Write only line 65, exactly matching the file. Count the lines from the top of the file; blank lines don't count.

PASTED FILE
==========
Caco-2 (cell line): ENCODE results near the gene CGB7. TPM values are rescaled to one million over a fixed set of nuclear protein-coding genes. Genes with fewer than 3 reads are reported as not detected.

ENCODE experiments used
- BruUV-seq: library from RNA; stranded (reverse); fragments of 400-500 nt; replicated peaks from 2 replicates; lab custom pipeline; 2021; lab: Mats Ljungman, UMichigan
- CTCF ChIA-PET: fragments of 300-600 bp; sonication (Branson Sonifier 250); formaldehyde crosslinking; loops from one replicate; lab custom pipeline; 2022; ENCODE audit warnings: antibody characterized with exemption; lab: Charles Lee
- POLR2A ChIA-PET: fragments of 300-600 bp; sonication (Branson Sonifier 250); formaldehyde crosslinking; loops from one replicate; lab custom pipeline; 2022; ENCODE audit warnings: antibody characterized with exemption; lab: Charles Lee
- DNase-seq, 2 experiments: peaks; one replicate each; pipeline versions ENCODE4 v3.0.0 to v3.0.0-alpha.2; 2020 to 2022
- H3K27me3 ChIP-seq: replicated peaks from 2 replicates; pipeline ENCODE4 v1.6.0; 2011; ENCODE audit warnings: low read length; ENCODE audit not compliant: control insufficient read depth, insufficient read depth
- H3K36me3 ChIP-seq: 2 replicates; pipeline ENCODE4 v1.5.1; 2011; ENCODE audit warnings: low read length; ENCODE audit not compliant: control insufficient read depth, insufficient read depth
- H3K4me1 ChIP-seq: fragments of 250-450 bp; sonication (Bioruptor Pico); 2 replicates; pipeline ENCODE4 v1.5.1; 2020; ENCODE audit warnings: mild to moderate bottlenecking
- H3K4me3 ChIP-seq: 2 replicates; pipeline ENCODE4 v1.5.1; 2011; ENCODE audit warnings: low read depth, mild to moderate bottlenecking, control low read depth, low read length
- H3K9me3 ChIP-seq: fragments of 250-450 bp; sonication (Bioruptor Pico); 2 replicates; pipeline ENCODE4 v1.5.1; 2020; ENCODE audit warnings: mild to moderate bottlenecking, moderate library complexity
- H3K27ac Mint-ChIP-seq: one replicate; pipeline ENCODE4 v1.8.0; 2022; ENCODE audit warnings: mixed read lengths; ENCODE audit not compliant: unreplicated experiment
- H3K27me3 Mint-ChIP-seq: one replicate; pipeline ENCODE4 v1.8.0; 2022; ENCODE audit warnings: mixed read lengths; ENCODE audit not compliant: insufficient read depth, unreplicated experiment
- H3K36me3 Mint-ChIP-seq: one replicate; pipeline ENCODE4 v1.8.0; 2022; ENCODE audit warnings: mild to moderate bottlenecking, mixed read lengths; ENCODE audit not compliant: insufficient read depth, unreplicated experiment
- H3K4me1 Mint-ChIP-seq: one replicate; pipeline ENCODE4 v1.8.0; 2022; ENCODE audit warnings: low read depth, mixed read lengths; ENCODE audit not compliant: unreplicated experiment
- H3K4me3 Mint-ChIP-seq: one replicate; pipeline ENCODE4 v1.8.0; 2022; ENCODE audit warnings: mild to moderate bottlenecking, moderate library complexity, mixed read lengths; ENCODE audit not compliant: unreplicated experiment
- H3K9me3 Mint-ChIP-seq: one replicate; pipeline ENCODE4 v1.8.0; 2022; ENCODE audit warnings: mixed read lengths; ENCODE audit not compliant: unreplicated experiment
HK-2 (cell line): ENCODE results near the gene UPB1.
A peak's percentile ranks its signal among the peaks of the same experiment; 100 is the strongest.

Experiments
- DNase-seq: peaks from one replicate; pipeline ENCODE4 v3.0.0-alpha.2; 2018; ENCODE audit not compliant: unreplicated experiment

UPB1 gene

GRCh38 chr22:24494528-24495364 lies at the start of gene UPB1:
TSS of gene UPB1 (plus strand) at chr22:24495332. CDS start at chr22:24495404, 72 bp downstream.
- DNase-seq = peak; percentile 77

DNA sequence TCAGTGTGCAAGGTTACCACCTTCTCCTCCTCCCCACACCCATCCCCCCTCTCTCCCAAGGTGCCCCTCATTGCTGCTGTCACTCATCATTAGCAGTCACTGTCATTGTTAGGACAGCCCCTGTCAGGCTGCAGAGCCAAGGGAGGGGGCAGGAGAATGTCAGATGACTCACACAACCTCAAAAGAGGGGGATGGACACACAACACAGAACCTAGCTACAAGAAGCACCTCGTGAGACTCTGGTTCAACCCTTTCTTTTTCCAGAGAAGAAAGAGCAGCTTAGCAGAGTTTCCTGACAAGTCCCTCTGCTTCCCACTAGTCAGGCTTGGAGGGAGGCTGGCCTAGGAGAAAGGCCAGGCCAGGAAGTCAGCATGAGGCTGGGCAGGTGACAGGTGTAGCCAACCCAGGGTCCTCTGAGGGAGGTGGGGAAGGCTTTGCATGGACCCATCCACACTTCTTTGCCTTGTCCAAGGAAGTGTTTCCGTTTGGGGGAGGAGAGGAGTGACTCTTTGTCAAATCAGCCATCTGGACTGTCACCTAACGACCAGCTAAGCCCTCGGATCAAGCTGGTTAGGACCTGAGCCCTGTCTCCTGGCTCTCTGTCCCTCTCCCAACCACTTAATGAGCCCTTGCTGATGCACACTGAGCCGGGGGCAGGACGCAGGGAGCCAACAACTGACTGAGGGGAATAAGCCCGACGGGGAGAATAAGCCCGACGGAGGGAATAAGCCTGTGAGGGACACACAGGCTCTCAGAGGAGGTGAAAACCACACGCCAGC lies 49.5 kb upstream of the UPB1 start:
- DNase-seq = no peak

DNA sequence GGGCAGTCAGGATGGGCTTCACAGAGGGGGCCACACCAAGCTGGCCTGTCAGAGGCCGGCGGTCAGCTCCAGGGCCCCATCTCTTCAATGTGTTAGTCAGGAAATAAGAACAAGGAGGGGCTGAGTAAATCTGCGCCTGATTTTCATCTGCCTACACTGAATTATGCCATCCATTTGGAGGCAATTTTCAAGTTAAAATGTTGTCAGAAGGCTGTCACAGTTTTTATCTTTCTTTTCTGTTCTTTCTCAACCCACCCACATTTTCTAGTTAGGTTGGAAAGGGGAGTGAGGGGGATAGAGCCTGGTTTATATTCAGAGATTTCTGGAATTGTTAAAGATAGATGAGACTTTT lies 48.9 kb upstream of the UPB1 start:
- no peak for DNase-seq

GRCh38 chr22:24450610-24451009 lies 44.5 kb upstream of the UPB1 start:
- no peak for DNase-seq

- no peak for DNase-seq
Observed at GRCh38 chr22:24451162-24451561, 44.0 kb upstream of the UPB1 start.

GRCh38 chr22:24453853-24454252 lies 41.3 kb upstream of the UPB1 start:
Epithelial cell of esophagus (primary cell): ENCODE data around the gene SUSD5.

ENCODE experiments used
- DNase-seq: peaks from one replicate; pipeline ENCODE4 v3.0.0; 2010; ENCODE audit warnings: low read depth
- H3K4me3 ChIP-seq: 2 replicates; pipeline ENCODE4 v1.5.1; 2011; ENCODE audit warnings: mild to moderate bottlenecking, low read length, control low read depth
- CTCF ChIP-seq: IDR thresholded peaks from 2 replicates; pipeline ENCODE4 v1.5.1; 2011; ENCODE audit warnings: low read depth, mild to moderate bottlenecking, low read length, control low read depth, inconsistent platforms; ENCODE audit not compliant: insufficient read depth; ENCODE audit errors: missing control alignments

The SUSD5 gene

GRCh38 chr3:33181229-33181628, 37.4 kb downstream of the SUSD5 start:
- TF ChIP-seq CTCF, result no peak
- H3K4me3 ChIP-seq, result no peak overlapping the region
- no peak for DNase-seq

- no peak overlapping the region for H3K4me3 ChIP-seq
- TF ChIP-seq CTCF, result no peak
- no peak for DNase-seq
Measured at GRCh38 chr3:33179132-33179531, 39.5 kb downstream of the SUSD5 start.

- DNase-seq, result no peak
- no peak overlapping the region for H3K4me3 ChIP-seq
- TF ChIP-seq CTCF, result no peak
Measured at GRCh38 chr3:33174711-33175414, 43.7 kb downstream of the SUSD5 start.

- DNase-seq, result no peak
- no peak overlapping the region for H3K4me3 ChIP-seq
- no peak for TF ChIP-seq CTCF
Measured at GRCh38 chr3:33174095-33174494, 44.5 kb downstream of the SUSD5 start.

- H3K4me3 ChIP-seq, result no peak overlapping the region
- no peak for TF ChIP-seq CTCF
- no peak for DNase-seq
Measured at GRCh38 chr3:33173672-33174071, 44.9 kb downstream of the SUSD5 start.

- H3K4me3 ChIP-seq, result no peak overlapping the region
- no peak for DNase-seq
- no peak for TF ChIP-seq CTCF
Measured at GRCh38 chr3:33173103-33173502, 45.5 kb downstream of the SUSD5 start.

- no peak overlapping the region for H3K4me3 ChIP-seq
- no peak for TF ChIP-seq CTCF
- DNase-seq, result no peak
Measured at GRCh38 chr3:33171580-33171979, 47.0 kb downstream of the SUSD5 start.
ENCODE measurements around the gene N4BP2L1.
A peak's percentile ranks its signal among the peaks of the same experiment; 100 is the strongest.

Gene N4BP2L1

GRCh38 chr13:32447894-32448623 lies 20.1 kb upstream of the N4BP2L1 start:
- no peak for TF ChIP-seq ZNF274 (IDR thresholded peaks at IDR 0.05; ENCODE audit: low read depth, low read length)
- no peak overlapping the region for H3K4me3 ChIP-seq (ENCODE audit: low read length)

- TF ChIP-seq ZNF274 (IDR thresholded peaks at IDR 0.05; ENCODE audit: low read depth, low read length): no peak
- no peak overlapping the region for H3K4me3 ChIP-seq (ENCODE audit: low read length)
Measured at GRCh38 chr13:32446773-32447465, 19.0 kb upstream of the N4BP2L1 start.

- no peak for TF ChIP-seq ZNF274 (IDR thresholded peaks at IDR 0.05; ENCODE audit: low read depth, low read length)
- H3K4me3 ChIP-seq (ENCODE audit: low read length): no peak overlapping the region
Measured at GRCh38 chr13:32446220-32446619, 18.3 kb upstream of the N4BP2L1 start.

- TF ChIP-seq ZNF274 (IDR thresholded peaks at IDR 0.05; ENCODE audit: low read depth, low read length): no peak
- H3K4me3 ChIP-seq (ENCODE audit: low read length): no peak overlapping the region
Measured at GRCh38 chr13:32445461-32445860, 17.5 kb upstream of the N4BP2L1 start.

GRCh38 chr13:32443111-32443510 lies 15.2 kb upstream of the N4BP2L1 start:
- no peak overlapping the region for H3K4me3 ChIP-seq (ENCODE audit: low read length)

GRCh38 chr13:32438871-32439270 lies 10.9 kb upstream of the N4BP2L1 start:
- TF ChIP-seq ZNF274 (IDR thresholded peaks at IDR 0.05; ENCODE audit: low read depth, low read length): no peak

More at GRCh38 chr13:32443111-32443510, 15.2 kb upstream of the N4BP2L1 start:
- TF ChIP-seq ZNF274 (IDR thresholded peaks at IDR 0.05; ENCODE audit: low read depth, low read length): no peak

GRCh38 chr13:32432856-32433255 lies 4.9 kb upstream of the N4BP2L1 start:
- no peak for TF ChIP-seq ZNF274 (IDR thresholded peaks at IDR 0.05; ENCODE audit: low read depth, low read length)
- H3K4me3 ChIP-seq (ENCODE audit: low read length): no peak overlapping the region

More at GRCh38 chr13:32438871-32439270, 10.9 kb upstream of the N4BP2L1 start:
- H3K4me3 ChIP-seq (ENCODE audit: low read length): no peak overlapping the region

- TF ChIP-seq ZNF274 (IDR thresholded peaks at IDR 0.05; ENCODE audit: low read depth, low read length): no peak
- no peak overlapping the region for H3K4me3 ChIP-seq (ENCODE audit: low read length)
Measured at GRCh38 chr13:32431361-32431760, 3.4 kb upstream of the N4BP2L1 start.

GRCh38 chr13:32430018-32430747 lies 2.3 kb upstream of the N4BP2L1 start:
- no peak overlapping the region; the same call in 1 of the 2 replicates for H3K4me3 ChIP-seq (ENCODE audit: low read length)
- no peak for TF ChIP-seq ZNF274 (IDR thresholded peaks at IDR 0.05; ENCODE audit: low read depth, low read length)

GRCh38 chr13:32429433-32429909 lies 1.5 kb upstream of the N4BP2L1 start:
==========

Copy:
- no peak overlapping the region for H3K4me3 ChIP-seq